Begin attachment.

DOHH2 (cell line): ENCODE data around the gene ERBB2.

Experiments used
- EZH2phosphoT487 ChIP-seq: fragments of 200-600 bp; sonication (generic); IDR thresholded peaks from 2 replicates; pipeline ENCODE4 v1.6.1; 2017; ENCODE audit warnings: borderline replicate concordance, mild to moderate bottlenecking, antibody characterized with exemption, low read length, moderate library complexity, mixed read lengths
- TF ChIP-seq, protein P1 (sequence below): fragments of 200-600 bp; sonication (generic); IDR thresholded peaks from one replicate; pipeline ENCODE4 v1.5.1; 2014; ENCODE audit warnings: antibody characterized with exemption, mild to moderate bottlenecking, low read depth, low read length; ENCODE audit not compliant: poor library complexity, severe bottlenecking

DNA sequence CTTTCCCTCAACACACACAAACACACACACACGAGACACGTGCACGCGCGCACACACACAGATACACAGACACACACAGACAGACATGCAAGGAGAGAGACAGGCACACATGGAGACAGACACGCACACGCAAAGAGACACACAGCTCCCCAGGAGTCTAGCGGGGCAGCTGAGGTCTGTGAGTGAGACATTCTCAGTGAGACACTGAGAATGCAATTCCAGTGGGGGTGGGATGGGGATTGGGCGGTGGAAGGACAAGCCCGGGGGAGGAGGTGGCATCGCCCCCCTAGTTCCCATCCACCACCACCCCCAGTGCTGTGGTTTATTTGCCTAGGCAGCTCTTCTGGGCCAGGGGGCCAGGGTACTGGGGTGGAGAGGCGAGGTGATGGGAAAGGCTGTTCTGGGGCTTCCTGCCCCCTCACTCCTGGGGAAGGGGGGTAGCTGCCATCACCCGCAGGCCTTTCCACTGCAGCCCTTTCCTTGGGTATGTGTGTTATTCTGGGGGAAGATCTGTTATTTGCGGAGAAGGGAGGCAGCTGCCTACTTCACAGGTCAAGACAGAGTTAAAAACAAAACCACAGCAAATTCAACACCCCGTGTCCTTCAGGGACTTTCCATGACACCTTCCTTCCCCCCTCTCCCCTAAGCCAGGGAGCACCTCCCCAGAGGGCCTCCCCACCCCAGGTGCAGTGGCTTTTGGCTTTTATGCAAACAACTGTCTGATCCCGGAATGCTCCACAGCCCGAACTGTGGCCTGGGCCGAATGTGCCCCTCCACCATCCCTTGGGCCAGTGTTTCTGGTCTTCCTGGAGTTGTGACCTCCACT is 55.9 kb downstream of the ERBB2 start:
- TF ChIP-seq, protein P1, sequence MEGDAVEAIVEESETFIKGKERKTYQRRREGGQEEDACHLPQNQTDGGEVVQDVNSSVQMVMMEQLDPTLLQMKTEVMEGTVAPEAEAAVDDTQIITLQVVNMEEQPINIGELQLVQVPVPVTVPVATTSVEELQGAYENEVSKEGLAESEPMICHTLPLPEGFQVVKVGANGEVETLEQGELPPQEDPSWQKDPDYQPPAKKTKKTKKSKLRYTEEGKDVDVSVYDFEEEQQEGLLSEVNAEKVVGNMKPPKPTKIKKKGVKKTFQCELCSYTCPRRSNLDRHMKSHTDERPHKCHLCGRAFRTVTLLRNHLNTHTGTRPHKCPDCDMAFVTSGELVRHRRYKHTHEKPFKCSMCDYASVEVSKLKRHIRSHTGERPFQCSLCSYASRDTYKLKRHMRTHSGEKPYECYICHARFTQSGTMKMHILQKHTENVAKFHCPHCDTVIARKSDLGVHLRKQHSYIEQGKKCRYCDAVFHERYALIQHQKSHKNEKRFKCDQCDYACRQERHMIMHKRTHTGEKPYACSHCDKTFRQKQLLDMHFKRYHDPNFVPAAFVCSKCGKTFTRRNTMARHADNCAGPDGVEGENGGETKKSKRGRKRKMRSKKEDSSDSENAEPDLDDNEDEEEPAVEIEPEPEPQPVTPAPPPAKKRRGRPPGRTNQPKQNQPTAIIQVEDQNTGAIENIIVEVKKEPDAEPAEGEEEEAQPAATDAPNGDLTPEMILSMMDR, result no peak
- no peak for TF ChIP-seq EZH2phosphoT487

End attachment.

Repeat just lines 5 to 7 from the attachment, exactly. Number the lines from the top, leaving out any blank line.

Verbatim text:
DNA sequence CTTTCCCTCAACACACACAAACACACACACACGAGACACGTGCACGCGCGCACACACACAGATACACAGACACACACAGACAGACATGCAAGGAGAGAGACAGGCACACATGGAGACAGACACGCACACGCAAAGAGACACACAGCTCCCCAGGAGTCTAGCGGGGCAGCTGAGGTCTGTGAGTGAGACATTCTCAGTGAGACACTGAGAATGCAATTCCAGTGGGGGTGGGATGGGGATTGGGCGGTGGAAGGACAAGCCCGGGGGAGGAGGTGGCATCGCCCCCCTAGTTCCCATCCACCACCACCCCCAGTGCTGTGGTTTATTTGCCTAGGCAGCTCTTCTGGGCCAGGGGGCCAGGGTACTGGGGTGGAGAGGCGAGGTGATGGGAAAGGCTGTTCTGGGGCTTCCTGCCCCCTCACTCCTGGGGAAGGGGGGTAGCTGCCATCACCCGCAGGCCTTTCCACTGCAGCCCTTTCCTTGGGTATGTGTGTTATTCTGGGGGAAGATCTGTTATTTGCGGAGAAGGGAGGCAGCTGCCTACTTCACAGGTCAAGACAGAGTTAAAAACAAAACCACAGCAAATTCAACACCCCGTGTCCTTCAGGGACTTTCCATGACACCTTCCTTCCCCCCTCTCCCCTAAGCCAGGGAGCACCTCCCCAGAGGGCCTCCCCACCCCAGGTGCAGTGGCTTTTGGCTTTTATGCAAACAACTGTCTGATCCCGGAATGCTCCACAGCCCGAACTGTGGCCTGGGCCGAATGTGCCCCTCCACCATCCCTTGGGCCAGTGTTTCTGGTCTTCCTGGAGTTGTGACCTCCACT is 55.9 kb downstream of the ERBB2 start:
- TF ChIP-seq, protein P1, sequence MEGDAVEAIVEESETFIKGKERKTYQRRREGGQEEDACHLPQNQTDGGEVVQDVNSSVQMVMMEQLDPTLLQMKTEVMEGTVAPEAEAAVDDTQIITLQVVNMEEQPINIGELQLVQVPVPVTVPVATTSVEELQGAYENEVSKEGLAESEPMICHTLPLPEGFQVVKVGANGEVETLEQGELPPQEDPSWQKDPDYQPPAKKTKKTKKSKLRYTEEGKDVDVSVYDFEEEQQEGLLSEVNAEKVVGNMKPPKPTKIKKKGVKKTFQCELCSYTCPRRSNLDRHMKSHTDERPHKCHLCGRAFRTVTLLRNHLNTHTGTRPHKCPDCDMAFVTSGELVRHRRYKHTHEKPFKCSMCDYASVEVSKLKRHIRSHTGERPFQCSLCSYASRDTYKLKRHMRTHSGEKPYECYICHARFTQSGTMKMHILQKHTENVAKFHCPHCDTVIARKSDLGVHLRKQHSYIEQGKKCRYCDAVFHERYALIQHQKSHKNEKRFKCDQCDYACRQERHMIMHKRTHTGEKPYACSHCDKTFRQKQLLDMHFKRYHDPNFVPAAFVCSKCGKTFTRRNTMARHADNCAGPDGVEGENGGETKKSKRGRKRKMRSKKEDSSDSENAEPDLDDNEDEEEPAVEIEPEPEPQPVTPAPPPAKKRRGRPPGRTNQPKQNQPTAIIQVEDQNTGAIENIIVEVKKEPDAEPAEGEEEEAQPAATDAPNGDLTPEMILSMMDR, result no peak
- no peak for TF ChIP-seq EZH2phosphoT487